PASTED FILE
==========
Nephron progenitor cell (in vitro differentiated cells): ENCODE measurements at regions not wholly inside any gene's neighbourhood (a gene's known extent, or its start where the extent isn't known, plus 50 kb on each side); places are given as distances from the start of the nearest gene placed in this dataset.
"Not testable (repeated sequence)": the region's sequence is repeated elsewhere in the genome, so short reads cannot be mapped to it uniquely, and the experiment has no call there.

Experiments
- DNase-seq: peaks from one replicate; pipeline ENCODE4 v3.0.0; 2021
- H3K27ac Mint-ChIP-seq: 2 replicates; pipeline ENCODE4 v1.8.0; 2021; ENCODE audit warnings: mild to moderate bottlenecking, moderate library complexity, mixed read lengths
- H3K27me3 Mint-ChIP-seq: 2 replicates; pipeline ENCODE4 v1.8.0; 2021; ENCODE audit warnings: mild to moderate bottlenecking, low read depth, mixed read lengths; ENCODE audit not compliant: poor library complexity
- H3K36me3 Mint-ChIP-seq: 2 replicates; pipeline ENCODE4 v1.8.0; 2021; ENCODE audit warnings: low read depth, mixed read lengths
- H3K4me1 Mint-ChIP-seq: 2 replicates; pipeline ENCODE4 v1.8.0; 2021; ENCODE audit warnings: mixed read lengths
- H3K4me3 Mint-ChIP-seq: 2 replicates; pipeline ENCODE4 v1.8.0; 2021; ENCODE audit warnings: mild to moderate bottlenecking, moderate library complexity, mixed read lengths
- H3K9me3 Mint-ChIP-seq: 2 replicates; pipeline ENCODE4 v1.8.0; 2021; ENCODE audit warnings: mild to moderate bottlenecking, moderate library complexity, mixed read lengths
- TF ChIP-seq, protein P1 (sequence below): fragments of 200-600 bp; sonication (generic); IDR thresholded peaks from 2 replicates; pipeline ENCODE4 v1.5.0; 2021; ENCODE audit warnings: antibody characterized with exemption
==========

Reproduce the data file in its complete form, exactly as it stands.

Nephron progenitor cell (in vitro differentiated cells): ENCODE measurements at regions not wholly inside any gene's neighbourhood (a gene's known extent, or its start where the extent isn't known, plus 50 kb on each side); places are given as distances from the start of the nearest gene placed in this dataset.
"Not testable (repeated sequence)": the region's sequence is repeated elsewhere in the genome, so short reads cannot be mapped to it uniquely, and the experiment has no call there.

Experiments
- DNase-seq: peaks from one replicate; pipeline ENCODE4 v3.0.0; 2021
- H3K27ac Mint-ChIP-seq: 2 replicates; pipeline ENCODE4 v1.8.0; 2021; ENCODE audit warnings: mild to moderate bottlenecking, moderate library complexity, mixed read lengths
- H3K27me3 Mint-ChIP-seq: 2 replicates; pipeline ENCODE4 v1.8.0; 2021; ENCODE audit warnings: mild to moderate bottlenecking, low read depth, mixed read lengths; ENCODE audit not compliant: poor library complexity
- H3K36me3 Mint-ChIP-seq: 2 replicates; pipeline ENCODE4 v1.8.0; 2021; ENCODE audit warnings: low read depth, mixed read lengths
- H3K4me1 Mint-ChIP-seq: 2 replicates; pipeline ENCODE4 v1.8.0; 2021; ENCODE audit warnings: mixed read lengths
- H3K4me3 Mint-ChIP-seq: 2 replicates; pipeline ENCODE4 v1.8.0; 2021; ENCODE audit warnings: mild to moderate bottlenecking, moderate library complexity, mixed read lengths
- H3K9me3 Mint-ChIP-seq: 2 replicates; pipeline ENCODE4 v1.8.0; 2021; ENCODE audit warnings: mild to moderate bottlenecking, moderate library complexity, mixed read lengths
- TF ChIP-seq, protein P1 (sequence below): fragments of 200-600 bp; sonication (generic); IDR thresholded peaks from 2 replicates; pipeline ENCODE4 v1.5.0; 2021; ENCODE audit warnings: antibody characterized with exemption